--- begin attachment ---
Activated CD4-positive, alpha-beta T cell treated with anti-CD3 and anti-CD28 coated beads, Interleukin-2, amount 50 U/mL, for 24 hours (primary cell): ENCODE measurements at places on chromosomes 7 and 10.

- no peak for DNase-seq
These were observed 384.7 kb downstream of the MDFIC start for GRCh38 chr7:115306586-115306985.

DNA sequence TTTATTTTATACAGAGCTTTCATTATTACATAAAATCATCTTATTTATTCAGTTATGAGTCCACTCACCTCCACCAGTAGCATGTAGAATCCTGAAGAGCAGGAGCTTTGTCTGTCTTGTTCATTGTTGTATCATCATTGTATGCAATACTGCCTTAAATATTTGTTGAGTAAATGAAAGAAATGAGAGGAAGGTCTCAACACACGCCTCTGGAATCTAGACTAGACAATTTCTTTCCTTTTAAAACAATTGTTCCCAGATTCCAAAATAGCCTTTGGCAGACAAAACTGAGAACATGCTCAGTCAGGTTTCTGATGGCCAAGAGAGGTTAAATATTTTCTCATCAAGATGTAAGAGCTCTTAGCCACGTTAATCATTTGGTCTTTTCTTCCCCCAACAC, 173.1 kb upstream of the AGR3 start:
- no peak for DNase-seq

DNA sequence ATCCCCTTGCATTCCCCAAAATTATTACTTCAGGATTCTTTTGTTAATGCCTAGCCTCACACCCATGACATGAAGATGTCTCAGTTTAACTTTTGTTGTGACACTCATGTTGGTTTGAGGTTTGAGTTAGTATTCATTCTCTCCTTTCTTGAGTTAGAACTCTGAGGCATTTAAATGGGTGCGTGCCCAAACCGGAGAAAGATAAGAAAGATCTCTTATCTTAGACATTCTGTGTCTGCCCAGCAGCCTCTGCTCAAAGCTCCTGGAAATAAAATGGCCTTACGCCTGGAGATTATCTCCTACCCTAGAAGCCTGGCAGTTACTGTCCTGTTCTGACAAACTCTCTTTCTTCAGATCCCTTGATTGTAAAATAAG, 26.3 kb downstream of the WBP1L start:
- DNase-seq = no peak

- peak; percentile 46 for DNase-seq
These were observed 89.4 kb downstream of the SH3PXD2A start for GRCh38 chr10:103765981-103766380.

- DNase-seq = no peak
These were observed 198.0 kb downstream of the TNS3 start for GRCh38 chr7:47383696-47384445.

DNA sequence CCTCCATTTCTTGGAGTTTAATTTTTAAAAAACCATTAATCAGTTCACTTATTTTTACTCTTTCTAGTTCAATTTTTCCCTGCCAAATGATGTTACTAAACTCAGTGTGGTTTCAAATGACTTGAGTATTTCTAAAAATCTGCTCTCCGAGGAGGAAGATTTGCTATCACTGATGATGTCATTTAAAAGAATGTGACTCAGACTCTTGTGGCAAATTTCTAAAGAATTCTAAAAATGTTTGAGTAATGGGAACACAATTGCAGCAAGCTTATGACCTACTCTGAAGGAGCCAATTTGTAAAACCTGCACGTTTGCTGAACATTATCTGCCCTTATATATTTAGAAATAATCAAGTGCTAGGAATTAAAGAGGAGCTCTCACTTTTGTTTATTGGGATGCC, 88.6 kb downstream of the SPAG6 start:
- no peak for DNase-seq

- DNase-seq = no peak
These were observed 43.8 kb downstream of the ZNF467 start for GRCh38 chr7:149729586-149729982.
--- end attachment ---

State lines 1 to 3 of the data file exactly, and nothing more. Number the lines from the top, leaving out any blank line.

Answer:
Activated CD4-positive, alpha-beta T cell treated with anti-CD3 and anti-CD28 coated beads, Interleukin-2, amount 50 U/mL, for 24 hours (primary cell): ENCODE measurements at places on chromosomes 7 and 10.

- no peak for DNase-seq
These were observed 384.7 kb downstream of the MDFIC start for GRCh38 chr7:115306586-115306985.